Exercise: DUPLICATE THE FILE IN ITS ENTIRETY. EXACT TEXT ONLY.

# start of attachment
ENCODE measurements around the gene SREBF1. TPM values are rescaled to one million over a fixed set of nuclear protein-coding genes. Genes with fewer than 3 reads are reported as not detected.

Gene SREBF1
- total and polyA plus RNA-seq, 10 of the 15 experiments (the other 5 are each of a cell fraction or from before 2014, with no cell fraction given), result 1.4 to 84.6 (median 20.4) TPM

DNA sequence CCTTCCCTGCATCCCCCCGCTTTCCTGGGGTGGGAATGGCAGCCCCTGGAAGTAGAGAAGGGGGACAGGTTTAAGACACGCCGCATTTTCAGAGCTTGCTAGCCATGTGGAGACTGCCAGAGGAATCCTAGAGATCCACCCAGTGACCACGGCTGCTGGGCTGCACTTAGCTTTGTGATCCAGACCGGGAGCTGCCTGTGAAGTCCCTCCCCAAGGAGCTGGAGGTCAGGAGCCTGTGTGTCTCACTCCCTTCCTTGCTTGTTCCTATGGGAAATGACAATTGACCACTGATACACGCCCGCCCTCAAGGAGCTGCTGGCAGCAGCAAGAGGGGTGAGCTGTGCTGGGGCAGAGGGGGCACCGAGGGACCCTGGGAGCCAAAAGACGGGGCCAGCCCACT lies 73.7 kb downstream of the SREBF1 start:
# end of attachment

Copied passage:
ENCODE measurements around the gene SREBF1. TPM values are rescaled to one million over a fixed set of nuclear protein-coding genes. Genes with fewer than 3 reads are reported as not detected.

Gene SREBF1
- total and polyA plus RNA-seq, 10 of the 15 experiments (the other 5 are each of a cell fraction or from before 2014, with no cell fraction given), result 1.4 to 84.6 (median 20.4) TPM

DNA sequence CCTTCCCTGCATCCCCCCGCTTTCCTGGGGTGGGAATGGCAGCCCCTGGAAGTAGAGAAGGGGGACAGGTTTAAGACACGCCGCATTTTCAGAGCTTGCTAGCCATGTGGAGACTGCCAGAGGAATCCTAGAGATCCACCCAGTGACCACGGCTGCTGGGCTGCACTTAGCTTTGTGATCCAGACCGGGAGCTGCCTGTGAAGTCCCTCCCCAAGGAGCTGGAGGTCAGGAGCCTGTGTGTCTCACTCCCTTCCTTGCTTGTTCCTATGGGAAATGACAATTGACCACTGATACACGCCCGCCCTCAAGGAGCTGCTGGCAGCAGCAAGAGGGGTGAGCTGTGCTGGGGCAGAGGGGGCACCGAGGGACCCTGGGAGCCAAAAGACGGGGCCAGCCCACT lies 73.7 kb downstream of the SREBF1 start: